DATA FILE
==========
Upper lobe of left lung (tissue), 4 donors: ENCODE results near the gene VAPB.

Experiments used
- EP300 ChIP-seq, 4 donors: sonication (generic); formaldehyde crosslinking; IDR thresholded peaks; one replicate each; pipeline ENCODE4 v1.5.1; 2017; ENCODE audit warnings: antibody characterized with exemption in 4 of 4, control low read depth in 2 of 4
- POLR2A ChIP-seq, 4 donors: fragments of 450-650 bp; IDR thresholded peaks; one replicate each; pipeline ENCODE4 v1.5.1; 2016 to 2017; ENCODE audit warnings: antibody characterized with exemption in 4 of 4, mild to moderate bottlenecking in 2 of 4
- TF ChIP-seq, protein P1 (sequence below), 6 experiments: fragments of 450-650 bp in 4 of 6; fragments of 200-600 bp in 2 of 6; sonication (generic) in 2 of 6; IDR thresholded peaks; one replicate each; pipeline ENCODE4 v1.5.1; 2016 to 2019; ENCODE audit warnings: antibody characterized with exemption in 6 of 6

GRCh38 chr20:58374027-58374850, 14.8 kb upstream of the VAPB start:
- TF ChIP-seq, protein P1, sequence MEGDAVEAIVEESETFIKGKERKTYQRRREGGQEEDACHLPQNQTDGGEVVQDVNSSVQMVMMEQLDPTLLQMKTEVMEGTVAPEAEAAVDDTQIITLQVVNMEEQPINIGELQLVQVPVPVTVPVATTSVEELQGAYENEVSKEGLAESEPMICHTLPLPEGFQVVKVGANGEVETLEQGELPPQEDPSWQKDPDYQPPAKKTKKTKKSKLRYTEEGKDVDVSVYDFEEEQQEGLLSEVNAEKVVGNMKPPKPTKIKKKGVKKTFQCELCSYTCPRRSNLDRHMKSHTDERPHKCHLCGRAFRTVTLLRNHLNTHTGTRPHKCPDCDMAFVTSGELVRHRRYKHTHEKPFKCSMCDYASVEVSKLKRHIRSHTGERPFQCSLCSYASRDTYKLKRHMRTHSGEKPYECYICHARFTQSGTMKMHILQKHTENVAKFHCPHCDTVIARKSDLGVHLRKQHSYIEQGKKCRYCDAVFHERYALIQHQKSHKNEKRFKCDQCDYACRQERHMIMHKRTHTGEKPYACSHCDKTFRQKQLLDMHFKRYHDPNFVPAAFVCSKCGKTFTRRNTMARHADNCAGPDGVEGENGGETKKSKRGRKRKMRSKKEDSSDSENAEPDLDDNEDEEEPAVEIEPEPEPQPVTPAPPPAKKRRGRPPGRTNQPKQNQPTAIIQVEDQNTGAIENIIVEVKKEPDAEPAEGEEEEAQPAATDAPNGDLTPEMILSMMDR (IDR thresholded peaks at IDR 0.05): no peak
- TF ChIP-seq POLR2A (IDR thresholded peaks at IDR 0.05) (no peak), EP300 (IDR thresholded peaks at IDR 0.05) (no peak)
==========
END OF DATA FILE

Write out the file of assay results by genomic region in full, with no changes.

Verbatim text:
Upper lobe of left lung (tissue), 4 donors: ENCODE results near the gene VAPB.

Experiments used
- EP300 ChIP-seq, 4 donors: sonication (generic); formaldehyde crosslinking; IDR thresholded peaks; one replicate each; pipeline ENCODE4 v1.5.1; 2017; ENCODE audit warnings: antibody characterized with exemption in 4 of 4, control low read depth in 2 of 4
- POLR2A ChIP-seq, 4 donors: fragments of 450-650 bp; IDR thresholded peaks; one replicate each; pipeline ENCODE4 v1.5.1; 2016 to 2017; ENCODE audit warnings: antibody characterized with exemption in 4 of 4, mild to moderate bottlenecking in 2 of 4
- TF ChIP-seq, protein P1 (sequence below), 6 experiments: fragments of 450-650 bp in 4 of 6; fragments of 200-600 bp in 2 of 6; sonication (generic) in 2 of 6; IDR thresholded peaks; one replicate each; pipeline ENCODE4 v1.5.1; 2016 to 2019; ENCODE audit warnings: antibody characterized with exemption in 6 of 6

GRCh38 chr20:58374027-58374850, 14.8 kb upstream of the VAPB start:
- TF ChIP-seq, protein P1, sequence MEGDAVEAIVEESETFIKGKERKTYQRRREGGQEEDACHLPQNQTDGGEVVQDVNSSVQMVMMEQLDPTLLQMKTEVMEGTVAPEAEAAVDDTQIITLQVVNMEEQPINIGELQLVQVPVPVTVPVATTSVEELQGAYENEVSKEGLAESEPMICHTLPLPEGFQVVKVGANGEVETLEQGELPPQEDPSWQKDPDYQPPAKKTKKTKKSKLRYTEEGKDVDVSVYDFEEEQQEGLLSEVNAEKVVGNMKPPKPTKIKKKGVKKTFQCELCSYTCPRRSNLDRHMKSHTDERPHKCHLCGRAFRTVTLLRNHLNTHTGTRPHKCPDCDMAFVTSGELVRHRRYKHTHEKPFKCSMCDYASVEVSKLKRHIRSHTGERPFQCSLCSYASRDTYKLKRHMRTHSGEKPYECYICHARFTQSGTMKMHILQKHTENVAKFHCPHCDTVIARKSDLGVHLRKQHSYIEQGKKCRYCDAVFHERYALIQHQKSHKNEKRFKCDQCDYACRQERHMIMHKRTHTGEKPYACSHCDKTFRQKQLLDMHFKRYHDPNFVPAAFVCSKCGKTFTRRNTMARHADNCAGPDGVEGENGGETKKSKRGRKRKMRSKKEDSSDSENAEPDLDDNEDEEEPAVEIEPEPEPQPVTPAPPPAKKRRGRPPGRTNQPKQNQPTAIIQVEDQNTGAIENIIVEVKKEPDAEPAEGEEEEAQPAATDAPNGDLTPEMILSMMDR (IDR thresholded peaks at IDR 0.05): no peak
- TF ChIP-seq POLR2A (IDR thresholded peaks at IDR 0.05) (no peak), EP300 (IDR thresholded peaks at IDR 0.05) (no peak)